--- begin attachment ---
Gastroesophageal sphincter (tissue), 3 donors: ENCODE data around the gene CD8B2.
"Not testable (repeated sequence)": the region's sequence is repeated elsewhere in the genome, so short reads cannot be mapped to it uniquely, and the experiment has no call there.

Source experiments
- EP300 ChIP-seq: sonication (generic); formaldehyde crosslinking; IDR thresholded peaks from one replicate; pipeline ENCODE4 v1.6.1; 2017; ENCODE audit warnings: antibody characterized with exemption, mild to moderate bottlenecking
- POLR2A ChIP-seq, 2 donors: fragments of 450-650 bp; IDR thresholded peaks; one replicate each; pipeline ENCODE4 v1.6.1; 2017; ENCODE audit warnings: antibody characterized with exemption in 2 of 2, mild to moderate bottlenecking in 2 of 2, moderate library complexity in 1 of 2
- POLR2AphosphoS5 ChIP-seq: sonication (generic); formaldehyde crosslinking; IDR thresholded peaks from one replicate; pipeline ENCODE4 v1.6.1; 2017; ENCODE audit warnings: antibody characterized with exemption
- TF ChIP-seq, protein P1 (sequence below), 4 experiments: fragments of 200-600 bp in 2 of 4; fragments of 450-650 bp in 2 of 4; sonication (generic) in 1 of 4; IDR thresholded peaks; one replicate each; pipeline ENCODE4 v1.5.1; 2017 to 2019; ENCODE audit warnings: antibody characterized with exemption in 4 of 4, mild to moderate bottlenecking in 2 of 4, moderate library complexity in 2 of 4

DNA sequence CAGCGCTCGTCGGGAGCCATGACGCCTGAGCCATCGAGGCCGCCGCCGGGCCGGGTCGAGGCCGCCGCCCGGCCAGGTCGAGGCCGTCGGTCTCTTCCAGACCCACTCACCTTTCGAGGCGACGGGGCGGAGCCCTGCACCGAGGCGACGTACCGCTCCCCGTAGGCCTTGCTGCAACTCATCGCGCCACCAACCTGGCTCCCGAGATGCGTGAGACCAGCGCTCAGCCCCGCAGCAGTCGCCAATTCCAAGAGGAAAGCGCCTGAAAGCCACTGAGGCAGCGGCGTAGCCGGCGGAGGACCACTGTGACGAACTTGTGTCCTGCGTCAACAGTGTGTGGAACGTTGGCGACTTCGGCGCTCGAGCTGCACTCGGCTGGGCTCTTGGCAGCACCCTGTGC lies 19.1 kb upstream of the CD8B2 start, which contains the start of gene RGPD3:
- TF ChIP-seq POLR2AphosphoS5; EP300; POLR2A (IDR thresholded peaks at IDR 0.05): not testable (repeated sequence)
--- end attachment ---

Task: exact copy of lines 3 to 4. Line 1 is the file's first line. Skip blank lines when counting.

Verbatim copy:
Source experiments
- EP300 ChIP-seq: sonication (generic); formaldehyde crosslinking; IDR thresholded peaks from one replicate; pipeline ENCODE4 v1.6.1; 2017; ENCODE audit warnings: antibody characterized with exemption, mild to moderate bottlenecking